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Green Taxation Stepped up
China extends natural resource tax reform
By Wang Jun | NO. 31 AUGUST 4, 2016


Indiscriminate exploitation of groundwater causes rifts in the land in Xidianzi Village of Xingtai, north China's Hebei Province. A pilot reform of water resource tax is to start in the province (CFP) 

The reform of resource taxes has been expanded since July 1, to effectively play the role of taxation, ensure sound and sustainable development of resource industries, and promote growth through economic restructuring and transformation.

China introduced resource taxes in 1984 and expanded the tax levy in 1994 to seven categories of minerals, including oil, natural gas, coal and salt, based on quantity.

As of 2010, the government began experimenting with levying resource taxes based on prices instead of quantity. The reform was first implemented on crude oil and natural gas in northwest China's Xinjiang Uygur Autonomous Region from June 2010. This was then expanded across the country from December 2011. Price-based tax reform on coal was implemented nationwide in December 2014, and the reform was expanded to rare earths, tungsten and molybdenum from May 2015, with unnecessary fees being cut.

A joint statement from the Ministry of Finance (MOF) and the State Administration of Taxation (SAT) listed 21 new varieties of mineral subject to the new resource tax basis, including iron ore, gold ore, copper ore, graphite, kaolin, lake salt, methane and sea salt.

According to the statement, the resource tax reform will integrate taxes and fees on minerals, cut certain fees and determine reasonable resource tax bases and rates that will not increase the tax burden on enterprises. Authority over resource tax affairs will be delegated to local governments appropriately.

The MOF also said expansion of the resource tax reform is conducive to establishing a uniform resource tax regime and will create conditions for legislation on resource taxes in the future.



Why the reform 

China has levied resource taxes for more than 30 years, and resource tax revenue has grown rapidly in the past 10 years, recording average annual growth of 27 percent.

In 2015, the country levied 103.5 billion yuan ($15.56 billion), accounting for 1.8 percent of the total local tax revenue, according to a press release by the MOF on May 10. Resource tax revenue has become an important source of fiscal revenue in resource-rich regions.

However, due to problems such as inflexible tax calculations and the overlapping of taxes and fees, the resource tax regime is unable to serve economic reform.

"Under the old regime, taxes are levied based on the quantity of resources," said Zhang Tianli, Deputy Director of MOF's Tax Policy Department. After resource taxes are levied based on prices, taxes paid by resource enterprises will change when the prices of mineral products fluctuate, and corporate tax burdens will not be increased, Zhang added.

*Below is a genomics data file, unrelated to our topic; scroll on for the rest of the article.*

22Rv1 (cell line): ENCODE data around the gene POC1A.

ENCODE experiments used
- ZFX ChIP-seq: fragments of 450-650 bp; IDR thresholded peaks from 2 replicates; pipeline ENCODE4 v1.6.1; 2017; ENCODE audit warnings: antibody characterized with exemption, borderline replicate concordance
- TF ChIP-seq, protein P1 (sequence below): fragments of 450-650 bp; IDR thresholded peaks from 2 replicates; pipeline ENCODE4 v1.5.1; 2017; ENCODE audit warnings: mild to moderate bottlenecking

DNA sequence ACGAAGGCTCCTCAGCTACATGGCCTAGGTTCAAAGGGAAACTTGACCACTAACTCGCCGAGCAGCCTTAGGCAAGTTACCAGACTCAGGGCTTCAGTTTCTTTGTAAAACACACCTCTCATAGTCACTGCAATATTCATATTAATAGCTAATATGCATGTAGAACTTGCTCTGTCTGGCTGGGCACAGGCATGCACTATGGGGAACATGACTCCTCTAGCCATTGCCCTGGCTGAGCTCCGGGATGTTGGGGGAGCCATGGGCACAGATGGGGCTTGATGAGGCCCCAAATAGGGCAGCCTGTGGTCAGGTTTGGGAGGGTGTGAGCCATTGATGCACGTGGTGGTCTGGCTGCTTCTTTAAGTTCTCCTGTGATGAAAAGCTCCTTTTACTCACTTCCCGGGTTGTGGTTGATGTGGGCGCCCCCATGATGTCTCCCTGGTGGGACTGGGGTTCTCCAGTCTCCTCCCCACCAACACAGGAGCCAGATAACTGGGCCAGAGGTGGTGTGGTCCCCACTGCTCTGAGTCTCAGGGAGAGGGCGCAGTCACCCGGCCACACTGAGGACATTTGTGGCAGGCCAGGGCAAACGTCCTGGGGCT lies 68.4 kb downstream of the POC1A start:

"Pilot reforms have been advanced steadily and have achieved remarkable success, cutting unnecessary administrative fees on resource products," said Zhang. "In recent years, when prices of coal and other minerals kept dropping, this policy … alleviated the tax burdens of resource enterprises."

According to a report in Economic Information Daily, coal-related administrative fees in 2015 were reduced by 36.6 billion yuan ($5.5 billion), while the resource taxes on coal increased by 18.5 billion yuan ($2.78 billion). As a result, the financial burden on China's coal enterprises was alleviated by 18.1 billion yuan ($2.72 billion). After the price-based reform, the average tax burden was reduced from 10 yuan ($1.5) to 5.5 yuan ($0.83) for every ton of molybdenum products.

Wang Jianfan, Director of the MOF's Tax Policy Department, said price-based reform of resource taxes will combine government tax revenue with the prices of mineral products, make the collection of resource taxes more flexible, alleviate corporate tax burdens and promote conservation of resources.

Water tax 

According to the joint statement, a pilot tax reform on water resources will be carried out in north China's Hebei Province and will be expanded to forests, pasture and tidal zones in the future.

Zhao Jianguo, an official with the Hebei Provincial Department of Finance, said the province has the poorest water resources in the country. Its per-capita water resources are only one seventh of the national average, and the total volume and area of indiscriminate exploitation of groundwater accounts for one third of the country's total, leading to the problems of declining groundwater levels and earth subsidence, and seriously threatening the ecosystem and sustainable development. Therefore, the province must take effective measures to strengthen conservation and protection of water resources.

"With the pilot reform of water resources tax, bills paid by families will not change," said Zhao. According to him, water resource tax is levied on enterprises, and the rates of tax will be determined by area and industry. For example, for industries with high water consumption and in areas with high indiscriminate exploitation of groundwater, the water tax rates will be higher to encourage enterprises to save water and use reclaimed water.

According to the MOF, exploitation and use of surface water and groundwater will be subject to tax. Tax rates for exploitation and use of surface water must not be lower than 0.4 yuan ($0.06) per cubic meter, while those for groundwater should be no less than 1.5 yuan ($0.23) per cubic meter. Specific tax rates will be formulated by the Hebei Provincial Government, subject to the approval of the MOF and other related authorities.

Copyedited by Chris Surtees

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